Hereunder are the enumeration of those subject to DST under NIRC and soon we may make an article:

  • Stamp tax on original issue of shares of stock;
  • Stamp tax on sales, agreements to sell, memoranda of sales, deliveries or transfer of shares or certificates of stocks;
  • Stamp tax on bonds, debentures, certificates of stocks or indebtedness issued in foreign countries;
  • Stamp tax on certificates of profits or interest in property or accumulations;
  • Stamp tax on Bank Checks, Drafts, Certificates of Deposit not Bearing Interest, and Other Instruments;
  • Stamp tax on all debt instruments;
  • Stamp tax on all bills of Exchange or Drafts;
  • Stamp tax upon acceptance of Bills of Exchange and others;
  • Stamp tax on foreign bills of exchange and letters of credit;
  • Stamp tax on life insurance policies;
  • Stamp tax on policies of insurance upon property;
  • Stamp tax on fidelity bonds and other insurance policies;
  • Stamp tax on policies of annuity and pre-need plans;
  • Stamp tax on indemnity bonds;
  • Stamp tax on certificates;
  • Stamp tax on warehouse receipts;
  • Stamp tax on Jai-alai, horse race tickets, Lotto, or other authorized number games;
  • Stamp tax on bills of lading or receipts;
  • Stamp tax on proxies;
  • Stamp tax on powers of attorney;
  • Stamp tax on lease and other hiring agreements;
  • Stamp tax on mortgages, pledges, and deeds of trust;
  • Stamp tax on deeds of sale and conveyances of real property;
  • Stamp tax on charter parties and similar instruments;
  • Stamp tax on assignments and renewals of certain instruments

(Garry S. Pagaspas is a Resource Speaker with Tax and Accounting Center, Inc. He is a Certified Public Accountant and a degree holder in Bachelor of Laws engaged in active tax practice for more than seven (7) years now and a professor of taxation for more than four (4) years now. He had assisted various taxpayers in ensuring tax compliance and tax management resulting to tax savings rendering tax studies, opinions, consultancies and other related services. For comments, you may please send mail at garry.pagaspas@taxacctgcenter.org)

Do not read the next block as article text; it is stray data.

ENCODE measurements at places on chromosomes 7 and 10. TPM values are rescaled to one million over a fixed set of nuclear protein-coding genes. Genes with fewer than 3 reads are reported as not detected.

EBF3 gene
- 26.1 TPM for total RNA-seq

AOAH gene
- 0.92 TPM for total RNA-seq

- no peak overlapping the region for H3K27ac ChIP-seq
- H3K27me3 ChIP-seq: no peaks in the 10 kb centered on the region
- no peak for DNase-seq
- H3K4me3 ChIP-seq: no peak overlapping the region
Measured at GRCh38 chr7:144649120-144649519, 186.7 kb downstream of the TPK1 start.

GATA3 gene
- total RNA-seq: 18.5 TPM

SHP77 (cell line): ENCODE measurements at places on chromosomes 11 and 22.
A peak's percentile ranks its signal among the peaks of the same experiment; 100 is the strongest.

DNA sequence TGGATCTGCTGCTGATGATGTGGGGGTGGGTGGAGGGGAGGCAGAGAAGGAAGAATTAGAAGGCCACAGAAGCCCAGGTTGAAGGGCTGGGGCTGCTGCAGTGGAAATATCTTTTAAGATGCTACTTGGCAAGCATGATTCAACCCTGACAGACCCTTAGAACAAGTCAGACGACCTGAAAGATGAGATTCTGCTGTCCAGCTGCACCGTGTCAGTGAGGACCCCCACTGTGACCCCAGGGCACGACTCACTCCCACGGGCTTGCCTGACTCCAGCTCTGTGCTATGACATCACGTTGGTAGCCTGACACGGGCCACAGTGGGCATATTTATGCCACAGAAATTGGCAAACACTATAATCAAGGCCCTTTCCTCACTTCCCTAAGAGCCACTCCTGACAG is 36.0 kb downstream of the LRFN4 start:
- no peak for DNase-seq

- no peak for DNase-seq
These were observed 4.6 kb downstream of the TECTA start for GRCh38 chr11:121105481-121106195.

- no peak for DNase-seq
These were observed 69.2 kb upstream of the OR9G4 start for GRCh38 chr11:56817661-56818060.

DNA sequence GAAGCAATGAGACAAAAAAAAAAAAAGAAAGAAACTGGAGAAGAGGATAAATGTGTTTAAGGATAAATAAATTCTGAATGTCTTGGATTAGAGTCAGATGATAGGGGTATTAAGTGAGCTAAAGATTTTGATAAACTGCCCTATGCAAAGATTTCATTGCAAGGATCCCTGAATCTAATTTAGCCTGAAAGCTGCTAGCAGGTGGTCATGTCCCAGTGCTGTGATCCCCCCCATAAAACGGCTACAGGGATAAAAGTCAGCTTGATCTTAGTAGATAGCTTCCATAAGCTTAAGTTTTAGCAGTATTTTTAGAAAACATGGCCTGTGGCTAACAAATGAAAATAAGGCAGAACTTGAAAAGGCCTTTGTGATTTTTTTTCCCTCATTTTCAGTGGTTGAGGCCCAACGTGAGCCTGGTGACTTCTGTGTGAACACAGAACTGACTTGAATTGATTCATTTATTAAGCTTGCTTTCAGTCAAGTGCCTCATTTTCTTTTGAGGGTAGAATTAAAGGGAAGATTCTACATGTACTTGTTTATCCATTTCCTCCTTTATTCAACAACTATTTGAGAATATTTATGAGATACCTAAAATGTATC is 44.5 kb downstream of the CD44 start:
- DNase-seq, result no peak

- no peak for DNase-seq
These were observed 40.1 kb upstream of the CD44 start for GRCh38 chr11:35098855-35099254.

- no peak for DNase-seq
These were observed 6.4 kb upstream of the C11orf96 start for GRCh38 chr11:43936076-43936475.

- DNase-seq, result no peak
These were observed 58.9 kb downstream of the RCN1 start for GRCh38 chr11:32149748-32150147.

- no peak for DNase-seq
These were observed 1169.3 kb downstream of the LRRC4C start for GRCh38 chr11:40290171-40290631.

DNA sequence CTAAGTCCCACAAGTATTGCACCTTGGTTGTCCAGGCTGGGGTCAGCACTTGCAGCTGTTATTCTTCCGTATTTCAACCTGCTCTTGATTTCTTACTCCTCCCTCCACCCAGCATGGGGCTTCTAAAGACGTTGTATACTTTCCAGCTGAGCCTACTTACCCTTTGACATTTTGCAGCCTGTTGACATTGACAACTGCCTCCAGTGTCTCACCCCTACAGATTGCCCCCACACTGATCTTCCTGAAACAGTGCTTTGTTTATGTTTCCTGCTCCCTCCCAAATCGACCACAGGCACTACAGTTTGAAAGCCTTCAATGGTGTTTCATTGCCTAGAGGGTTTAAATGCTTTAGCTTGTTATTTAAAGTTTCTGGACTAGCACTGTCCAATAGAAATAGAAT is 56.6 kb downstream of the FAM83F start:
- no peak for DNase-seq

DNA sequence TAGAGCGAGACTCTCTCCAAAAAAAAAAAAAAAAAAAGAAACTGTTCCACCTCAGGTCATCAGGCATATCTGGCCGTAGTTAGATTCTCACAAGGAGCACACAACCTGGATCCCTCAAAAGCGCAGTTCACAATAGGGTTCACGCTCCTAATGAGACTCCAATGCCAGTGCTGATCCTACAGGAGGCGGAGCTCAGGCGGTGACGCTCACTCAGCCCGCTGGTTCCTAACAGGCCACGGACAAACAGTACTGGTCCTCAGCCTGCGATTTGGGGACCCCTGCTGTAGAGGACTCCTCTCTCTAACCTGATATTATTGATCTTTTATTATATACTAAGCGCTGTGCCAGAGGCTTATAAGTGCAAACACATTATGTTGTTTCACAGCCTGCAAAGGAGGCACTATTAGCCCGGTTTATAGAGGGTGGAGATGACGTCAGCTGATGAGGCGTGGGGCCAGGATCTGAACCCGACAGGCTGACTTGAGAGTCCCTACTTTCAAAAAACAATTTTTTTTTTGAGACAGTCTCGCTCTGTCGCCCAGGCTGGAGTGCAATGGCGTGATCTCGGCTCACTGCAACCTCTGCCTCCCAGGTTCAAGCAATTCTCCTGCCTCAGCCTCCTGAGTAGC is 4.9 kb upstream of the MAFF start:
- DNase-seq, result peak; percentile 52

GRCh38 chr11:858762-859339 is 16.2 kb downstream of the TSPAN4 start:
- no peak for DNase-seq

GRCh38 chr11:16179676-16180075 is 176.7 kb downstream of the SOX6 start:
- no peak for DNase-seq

Disclaimer: This article is for general conceptual guidance only and is not a substitute for an expert opinion. Please consult your preferred tax and/or legal consultant for the specific details applicable to your circumstances.


Related Services

Tax Management and Compliance Consultancies. With our tax services, we can assist you ensure tax compliance and in the management of such continuing compliance. Proper compliance would bring about tax savings form avoiding being penalized to tax minimization strategies.

Quality Seminars and Trainings. We conduct other seminars, workshops and trainings on BIR tax compliance that you may learn to do your bookkeeping your own or at least develop working knowledge sufficient to supervise the work of your hired bookkeeper. Hereunder are our programs you could choose from: